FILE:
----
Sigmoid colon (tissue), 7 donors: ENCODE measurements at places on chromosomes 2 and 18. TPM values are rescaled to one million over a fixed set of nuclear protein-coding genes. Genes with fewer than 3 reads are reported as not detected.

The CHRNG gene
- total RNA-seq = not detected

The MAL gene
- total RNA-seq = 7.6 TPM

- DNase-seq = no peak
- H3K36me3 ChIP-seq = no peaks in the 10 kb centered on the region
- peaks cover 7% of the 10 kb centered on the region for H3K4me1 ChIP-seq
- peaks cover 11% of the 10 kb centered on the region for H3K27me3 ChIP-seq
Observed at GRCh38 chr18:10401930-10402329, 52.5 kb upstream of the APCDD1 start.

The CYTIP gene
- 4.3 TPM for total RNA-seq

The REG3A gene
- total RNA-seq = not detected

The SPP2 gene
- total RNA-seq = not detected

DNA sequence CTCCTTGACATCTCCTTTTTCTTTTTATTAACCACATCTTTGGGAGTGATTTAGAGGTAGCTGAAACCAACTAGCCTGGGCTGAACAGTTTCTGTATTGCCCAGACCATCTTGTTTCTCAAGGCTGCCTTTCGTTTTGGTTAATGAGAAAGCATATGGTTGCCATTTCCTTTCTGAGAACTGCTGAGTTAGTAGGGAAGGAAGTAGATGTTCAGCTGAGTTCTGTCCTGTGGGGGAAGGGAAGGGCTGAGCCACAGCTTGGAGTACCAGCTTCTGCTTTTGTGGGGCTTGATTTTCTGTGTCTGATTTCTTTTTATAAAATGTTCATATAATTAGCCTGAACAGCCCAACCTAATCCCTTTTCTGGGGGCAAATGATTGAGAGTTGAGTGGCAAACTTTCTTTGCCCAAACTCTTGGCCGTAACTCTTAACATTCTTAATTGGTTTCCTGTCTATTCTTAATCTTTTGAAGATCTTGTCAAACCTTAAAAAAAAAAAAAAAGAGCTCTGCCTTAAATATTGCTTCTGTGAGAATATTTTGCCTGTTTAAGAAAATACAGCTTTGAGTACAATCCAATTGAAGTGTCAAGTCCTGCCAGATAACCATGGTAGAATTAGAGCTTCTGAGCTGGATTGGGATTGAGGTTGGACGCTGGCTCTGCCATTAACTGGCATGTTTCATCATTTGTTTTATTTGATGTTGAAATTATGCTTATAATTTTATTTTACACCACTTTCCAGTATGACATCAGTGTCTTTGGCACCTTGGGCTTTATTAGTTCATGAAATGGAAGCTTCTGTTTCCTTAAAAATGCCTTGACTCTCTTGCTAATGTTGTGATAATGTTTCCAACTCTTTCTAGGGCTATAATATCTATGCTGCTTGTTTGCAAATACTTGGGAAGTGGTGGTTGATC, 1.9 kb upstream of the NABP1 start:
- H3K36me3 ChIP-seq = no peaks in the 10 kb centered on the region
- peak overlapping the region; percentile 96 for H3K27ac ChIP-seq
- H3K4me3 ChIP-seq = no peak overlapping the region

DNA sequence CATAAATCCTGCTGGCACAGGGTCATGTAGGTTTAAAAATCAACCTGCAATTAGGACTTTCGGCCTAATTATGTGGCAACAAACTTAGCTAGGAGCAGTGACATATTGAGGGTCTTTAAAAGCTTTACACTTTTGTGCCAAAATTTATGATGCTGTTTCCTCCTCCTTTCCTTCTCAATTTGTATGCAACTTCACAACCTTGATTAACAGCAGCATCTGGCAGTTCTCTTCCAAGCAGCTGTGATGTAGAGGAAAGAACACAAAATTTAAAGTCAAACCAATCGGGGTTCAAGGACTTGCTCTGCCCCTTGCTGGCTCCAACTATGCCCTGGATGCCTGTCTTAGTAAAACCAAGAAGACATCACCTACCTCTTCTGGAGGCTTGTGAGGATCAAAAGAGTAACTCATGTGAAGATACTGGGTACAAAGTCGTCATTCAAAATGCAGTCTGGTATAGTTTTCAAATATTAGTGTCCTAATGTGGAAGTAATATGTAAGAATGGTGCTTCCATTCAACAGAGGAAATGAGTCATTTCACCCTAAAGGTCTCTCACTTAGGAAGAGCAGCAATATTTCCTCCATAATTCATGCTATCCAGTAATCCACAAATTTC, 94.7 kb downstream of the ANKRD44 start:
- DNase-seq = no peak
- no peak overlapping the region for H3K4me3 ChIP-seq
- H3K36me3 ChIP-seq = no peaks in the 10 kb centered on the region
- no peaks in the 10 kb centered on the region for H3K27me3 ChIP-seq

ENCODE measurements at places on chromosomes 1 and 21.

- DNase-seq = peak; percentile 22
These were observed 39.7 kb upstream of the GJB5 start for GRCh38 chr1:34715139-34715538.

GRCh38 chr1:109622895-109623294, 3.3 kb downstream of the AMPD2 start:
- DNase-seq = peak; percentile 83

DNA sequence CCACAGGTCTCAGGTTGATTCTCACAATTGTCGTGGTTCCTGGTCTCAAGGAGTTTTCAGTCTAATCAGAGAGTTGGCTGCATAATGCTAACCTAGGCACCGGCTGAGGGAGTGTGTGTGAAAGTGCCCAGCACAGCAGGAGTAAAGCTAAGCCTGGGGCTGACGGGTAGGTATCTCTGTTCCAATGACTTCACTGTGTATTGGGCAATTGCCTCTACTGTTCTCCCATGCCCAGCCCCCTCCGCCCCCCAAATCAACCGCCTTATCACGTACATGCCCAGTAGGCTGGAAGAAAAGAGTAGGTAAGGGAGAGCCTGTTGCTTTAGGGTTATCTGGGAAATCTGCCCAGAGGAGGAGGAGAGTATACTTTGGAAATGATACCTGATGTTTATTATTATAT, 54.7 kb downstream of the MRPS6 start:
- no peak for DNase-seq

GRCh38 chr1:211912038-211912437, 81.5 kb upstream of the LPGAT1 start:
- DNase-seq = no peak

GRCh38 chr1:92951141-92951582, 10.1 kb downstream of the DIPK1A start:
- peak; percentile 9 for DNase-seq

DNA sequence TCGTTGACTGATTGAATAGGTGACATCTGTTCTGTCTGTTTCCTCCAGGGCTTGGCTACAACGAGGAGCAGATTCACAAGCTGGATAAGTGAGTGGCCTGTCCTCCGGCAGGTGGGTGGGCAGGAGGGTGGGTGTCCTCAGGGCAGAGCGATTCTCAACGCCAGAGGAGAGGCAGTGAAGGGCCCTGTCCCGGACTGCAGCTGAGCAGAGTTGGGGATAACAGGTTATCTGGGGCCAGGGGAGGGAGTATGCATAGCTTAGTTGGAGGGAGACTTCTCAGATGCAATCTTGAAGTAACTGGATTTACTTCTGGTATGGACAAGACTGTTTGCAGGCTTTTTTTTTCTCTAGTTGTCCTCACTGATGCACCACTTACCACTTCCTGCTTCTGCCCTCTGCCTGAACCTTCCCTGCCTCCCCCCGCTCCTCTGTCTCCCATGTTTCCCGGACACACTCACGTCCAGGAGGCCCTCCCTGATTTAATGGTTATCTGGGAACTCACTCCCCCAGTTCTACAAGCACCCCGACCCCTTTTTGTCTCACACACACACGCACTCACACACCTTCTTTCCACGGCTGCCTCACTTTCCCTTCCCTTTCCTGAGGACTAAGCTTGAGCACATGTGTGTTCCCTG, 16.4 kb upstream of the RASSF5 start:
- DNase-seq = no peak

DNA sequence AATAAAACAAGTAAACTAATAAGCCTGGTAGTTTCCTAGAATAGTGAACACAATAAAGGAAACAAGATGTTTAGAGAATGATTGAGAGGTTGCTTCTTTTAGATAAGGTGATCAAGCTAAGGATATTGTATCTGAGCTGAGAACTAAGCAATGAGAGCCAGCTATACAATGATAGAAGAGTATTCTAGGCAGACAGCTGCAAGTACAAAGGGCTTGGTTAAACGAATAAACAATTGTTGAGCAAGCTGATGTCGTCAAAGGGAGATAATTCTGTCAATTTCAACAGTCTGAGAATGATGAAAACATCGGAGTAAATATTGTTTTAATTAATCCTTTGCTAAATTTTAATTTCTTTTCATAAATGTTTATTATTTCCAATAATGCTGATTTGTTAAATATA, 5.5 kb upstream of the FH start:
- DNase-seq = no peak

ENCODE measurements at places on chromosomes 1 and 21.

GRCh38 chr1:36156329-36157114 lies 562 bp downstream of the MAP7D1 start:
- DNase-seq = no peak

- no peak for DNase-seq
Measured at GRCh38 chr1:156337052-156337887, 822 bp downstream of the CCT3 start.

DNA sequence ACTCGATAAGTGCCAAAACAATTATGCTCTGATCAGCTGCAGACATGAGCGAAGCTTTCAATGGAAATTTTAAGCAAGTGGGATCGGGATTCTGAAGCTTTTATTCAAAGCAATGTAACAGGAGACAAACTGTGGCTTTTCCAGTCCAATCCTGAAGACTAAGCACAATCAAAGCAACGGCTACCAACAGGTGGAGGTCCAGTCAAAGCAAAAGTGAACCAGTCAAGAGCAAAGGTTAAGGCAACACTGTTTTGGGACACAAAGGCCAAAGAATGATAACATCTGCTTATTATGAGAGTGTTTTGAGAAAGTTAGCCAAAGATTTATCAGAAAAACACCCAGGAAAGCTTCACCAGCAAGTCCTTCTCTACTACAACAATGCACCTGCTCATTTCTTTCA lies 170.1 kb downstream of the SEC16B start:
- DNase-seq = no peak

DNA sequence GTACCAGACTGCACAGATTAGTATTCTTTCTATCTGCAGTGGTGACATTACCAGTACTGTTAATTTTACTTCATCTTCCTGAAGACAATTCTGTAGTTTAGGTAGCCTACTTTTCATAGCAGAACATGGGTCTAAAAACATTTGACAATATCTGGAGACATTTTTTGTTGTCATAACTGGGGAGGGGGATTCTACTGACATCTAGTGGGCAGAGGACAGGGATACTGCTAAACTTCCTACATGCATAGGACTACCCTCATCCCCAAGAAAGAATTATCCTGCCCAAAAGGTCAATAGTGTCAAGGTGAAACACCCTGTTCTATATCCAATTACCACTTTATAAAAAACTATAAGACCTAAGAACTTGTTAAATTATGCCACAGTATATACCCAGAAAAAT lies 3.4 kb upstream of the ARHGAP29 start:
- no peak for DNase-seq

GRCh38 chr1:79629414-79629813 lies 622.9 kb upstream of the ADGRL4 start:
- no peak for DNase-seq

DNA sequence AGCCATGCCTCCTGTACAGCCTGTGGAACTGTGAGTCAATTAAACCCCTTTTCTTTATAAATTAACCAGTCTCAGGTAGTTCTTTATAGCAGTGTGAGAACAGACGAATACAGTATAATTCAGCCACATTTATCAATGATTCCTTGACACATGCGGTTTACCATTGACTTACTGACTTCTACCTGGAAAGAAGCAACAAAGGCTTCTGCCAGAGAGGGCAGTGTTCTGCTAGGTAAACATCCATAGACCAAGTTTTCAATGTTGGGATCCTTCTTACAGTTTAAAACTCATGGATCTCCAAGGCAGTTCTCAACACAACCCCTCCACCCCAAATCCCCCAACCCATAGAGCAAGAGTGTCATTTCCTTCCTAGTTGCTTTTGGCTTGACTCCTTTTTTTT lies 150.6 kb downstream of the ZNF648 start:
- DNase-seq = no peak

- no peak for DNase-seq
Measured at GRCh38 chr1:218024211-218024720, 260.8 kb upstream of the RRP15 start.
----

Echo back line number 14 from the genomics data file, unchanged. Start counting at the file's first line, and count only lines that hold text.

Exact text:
- total RNA-seq = not detected